Defense Minister's party won't vote for haredi draft law

Yisrael Beytenu party promises to vote against the law unless it is properly discussed and relevant changes are inserted.

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Arutz Sheva Staff,

Avigdor Liberman
Avigdor Liberman
Yonatan Sindel/Flash 90

Haredi-religious Knesset members are expected to bring the new induction law to a vote in the Knesset plenum on Wednesday, according to News 2.

The new Basic Law would declare that the study of the Torah has a supreme value.

It will come up against the demand of Defense Minister Avigdor Liberman (Yisrael Beytenu), who has promised that his party will not vote for the new law.

However, the haredi parties - Shas and UTJ -believe that they can achieve the majority required for a Basic Law even without the Yisrael Beytenu party.

According to Kikar Hashabbat, Liberman said that his party "will not allow the law to pass unless without a discussion...and the insertion of the changes we demand." This, Liberman insisted, would happen "even if it comes at the cost of breaking apart the coalition."

"If this law goes up for a preliminary vote, every party member - including Aliya and Absorption Minister Sofa Landver - will vote against it, even if it comes at the cost of the coalition," Liberman said.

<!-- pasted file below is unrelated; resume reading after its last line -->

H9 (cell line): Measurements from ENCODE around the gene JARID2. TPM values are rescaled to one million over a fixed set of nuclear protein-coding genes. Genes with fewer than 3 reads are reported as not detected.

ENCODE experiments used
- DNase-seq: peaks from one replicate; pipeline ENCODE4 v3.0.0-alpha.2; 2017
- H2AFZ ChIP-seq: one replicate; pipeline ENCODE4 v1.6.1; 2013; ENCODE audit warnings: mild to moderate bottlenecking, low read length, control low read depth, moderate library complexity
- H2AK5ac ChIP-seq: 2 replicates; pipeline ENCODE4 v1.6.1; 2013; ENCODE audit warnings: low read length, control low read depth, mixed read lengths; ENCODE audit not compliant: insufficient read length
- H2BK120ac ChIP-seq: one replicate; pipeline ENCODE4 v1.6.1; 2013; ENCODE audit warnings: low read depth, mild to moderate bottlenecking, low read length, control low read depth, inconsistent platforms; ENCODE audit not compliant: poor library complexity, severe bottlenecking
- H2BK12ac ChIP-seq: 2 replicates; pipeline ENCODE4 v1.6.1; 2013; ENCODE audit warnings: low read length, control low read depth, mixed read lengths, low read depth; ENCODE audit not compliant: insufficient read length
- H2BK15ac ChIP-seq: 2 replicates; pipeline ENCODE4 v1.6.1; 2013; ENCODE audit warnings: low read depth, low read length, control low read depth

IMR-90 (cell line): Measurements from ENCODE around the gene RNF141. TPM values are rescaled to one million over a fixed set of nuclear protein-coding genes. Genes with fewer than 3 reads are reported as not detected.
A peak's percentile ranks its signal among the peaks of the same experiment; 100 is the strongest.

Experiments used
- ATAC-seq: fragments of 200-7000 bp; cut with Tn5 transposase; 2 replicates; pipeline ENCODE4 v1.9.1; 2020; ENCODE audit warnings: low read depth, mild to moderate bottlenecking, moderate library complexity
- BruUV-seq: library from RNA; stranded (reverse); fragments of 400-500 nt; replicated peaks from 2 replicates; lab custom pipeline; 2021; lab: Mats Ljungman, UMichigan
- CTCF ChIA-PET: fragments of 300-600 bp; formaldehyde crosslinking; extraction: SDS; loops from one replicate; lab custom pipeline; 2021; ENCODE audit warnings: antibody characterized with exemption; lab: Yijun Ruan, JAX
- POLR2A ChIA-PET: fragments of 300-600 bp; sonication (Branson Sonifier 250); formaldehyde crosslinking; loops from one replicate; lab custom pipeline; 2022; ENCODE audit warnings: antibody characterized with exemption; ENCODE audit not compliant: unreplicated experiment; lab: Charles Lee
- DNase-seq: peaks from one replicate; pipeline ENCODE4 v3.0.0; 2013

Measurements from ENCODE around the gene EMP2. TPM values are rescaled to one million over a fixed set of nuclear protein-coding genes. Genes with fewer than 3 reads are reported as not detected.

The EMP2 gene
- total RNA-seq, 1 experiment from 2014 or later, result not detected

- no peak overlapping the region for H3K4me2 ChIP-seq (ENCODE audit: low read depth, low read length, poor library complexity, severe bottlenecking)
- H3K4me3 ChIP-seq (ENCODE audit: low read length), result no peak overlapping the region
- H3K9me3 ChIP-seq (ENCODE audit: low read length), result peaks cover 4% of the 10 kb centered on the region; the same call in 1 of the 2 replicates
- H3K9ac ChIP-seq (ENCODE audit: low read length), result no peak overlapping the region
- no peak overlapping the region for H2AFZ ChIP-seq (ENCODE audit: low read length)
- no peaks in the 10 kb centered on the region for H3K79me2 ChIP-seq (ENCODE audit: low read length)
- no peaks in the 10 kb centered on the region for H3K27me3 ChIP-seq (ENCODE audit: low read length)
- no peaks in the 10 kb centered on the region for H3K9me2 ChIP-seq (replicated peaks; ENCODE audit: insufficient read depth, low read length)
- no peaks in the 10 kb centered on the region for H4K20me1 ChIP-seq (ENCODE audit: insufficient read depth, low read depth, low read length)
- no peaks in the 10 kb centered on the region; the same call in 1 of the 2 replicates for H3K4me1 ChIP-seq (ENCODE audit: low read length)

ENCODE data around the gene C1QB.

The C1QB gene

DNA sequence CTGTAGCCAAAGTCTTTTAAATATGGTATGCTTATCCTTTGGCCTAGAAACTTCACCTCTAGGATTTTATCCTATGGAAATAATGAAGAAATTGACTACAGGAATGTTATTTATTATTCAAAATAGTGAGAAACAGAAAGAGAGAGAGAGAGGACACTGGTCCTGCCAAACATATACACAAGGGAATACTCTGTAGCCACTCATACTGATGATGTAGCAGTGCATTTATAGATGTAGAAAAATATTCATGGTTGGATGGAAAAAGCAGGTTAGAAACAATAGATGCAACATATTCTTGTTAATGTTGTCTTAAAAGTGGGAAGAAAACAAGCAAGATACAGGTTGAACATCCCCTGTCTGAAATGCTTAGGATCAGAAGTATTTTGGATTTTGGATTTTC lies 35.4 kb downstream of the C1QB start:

By enshrining Torah study as a "basic value" of the State of Israel, the new law would allow the government to circumvent the court's ruling and enable it to grant draft exemptions or deferments to those enrolled full-time in a yeshiva institution.

The haredi parties have also threatened to refuse to vote on the 2019 budget if their new "Basic Law" is not passed. According to them, finding a solution to enable yeshiva students not to serve in the IDF is part of their coalition agreement, and the new "Basic Law' is the fulfillment of that coalition agreement.

Interior Minister Aryeh Deri (Shas) said the haredi parties are the "most stable" partners in the coalition and "there is no reason for arguments on the matter."

MK Robert Ilatov (Yisrael Beytenu) wrote a letter to Coalition Chairman David Amsalem (Likud) noting that "at the meeting this week, which the heads of the coalition parties attended, the topic of haredi enlistment did not even come up. Therefore, bringing the law to vote is underhanded opportunism, which we cannot accept."

He also reiterated Liberman's promise that his entire party would vote against the law if it was brought for a vote.